We confess and acknowledge one God alone, to whom alone we must cleave, whom alone we must serve, whom only we must worship, and in whom alone we put our trust. (I added the emphasis)

That’s what it means to confess, “I believe in God.”

Coming up next, Part II – Father, almighty, Creator.

The Kingdom’s Walking Dead

Here’s something I wrote last November.  It may seem a little dark and disturbing, but that’s why I offer it to followers of Jesus on Good Friday – a dark and disturbing day.

In Raymond Feist’s book Shadow of a Dark Queen, the “Kingdom” is looking for the right kind of desperate men to carry out a desperate mission.  Agents of the Kingdom find these men by sifting through the criminals who are about to be hung, looking for those who fit their profile.  When the men they select are brought to the gallows, the rope is put around their neck, and the box kicked out from beneath their feet.  Rather than strangling at the end of the rope, these men crash on their faces, because the rope was not tied to the gallows.  But they endure the full soul crushing horror of execution.  They are gathered up, bathed, fed, clothed, and then subjected to a brutal training regimen.   But the noose remains around their neck to remind them that they are dead men living on borrowed time.  They are bullied and subjected to continuous humiliation to remind them that their lives were spared for the benefit of the Kingdom, not their own.  If they manage to survive the mission, they will be pardoned and allowed to begin a new life.   In the story, of the original seventy-five, only five survive.

While I suspect that Feist did not intend to create any parallels with the Good News of Jesus, they are there.  The court room language used in the New Testament suggests that each of us is condemned to execution, with no appeals, because each of us behaves as if God, the King in whom law and justice resides, does not exist, or does not matter.  We are fit only for death.  Yet, even though condemned, Christians are rescued from the gallows (more appropriately, the cross), and then given “on the job training” to serve The Kingdom as effectively as possible.

Fortunately, God’s Kingdom doesn’t employ the methods of bullying and humiliation to break us down.  More importantly, God’s love is the force behind rescuing people from “execution.”  But metaphorically, as a believer, you have a noose hanging from your neck.  You are a dead man, a dead woman, walking.  Like those condemned men in the story, whose lives were owed completely to the “Kingdom”, yours is too.  Consider these verses from the New Testament: “You do not belong to yourself, for God bought you with a high price.[i]”; You have died with Christ”[ii]; For you died to this life”[iii].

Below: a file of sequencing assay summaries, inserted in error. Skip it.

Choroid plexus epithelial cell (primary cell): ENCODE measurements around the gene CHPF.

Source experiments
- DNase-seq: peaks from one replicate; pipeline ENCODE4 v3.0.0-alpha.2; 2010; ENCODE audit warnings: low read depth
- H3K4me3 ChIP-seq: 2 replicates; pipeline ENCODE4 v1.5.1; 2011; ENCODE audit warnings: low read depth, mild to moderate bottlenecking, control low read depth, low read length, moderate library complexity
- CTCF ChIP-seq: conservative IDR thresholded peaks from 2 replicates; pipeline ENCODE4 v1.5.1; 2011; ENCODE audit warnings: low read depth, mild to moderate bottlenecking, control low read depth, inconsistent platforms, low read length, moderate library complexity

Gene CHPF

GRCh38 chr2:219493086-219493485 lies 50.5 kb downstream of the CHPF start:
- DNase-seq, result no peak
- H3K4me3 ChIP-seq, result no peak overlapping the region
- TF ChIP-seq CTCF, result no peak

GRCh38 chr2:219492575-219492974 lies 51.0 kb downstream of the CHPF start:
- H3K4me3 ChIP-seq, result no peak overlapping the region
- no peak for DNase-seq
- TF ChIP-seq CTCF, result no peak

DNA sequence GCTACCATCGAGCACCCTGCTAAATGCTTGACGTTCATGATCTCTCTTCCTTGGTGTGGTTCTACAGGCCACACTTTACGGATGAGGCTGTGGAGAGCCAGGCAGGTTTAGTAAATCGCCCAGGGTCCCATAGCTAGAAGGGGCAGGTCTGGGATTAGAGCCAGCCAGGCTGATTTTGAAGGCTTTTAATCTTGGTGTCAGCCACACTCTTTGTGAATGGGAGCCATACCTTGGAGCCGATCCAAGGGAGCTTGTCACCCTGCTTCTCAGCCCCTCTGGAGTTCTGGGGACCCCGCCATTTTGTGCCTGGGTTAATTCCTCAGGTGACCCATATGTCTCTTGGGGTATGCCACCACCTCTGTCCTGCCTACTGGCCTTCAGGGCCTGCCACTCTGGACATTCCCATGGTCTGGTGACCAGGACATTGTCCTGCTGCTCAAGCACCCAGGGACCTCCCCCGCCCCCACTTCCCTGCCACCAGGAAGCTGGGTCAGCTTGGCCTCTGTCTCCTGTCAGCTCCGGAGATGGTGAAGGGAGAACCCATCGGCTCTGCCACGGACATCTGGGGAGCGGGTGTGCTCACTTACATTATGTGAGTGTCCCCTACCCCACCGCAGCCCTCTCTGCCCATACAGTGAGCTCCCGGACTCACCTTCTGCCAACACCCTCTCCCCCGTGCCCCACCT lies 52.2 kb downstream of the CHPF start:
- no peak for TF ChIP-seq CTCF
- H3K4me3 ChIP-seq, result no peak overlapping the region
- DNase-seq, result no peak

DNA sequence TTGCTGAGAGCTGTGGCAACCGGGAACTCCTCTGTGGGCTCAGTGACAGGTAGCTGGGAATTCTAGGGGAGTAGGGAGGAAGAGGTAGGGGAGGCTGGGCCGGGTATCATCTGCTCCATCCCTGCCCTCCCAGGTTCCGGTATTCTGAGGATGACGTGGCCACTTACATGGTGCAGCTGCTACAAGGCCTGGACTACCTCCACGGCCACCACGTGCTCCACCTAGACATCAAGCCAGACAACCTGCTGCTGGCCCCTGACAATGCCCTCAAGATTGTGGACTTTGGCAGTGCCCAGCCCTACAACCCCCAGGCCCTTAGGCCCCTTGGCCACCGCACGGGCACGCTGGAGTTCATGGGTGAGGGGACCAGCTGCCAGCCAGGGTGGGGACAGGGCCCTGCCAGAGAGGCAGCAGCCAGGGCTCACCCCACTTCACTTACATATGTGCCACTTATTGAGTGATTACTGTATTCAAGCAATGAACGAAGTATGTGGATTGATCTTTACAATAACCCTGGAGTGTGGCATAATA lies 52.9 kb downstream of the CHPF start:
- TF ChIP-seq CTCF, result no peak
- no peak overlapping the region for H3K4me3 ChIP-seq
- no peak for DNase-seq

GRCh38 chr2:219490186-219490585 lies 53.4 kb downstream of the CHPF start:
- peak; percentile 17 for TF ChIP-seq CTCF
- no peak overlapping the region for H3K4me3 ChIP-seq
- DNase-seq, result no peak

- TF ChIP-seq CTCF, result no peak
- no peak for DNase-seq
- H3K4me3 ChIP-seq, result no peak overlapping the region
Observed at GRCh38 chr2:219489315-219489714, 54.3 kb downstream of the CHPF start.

Fortunately, God’s promise of a new life isn’t conditional on first surviving some desperate task.  The Good News is that new life begins seeping into us right away, and continues seeping into us every day.  But the biggest parallel between Feist’s story and Christian reality is this: The men in the story were not spared execution so that they were free to go about their own business; they were spared so that their lives belonged to the Kingdom, to serve the Kingdom.  You were not saved from “execution” – complete, total destruction forever and ever – so that you could keep on going about your own business (see Gal. 5:13).  You were saved at the very high price of the life of Jesus, so that your life would belong to him, to serve the Kingdom of God.  Like those condemned criminals of Feist’s imagination, as a believer you go about Jesus’ business with a noose hanging from your neck, in a sense, because you have been rescued from the gallows in order to serve The Kingdom.  You are already dead, you have nothing to lose.

If in fact, you wear a cross around your neck, let that serve in place of a noose.

[i] 1 Co 6:19, Holy Bible : New Living Translation. 2nd ed. Wheaton, Ill. : Tyndale House Publishers, 2004, S.

[ii] Col. 2:20 Holy Bible: New Living Translation, 2nd ed. Wheaton, Ill: Tyndale House Publishers, 2004, S.

[iii] Col. 3:3, Holy Bible: New Living Translation, 2nd ed. Wheaton, Ill: Tyndale House Publishers, 2004, S.

The Miracle of Awe

Two trout ... Bronze, black, pink, and deep water-green.

This is for Carl, Fred, and Larry, my ice fishing buddies.

Walking on water isn’t the miracle people think.

Not only have I crunched across the lake’s surface, now I am sitting on it,

staring into a nine inch hole drilled through two feet of ice.

The miracle is

the sunshine and blue sky,

The roiling grey clouds held at bay by the circling mountains,

The wind driven ice particles scooting hundreds of yards across the ice.

The miracle is found in two sixteen inch trout that lie glowing on the ice;

Bronze, black, pink, and deep water-green.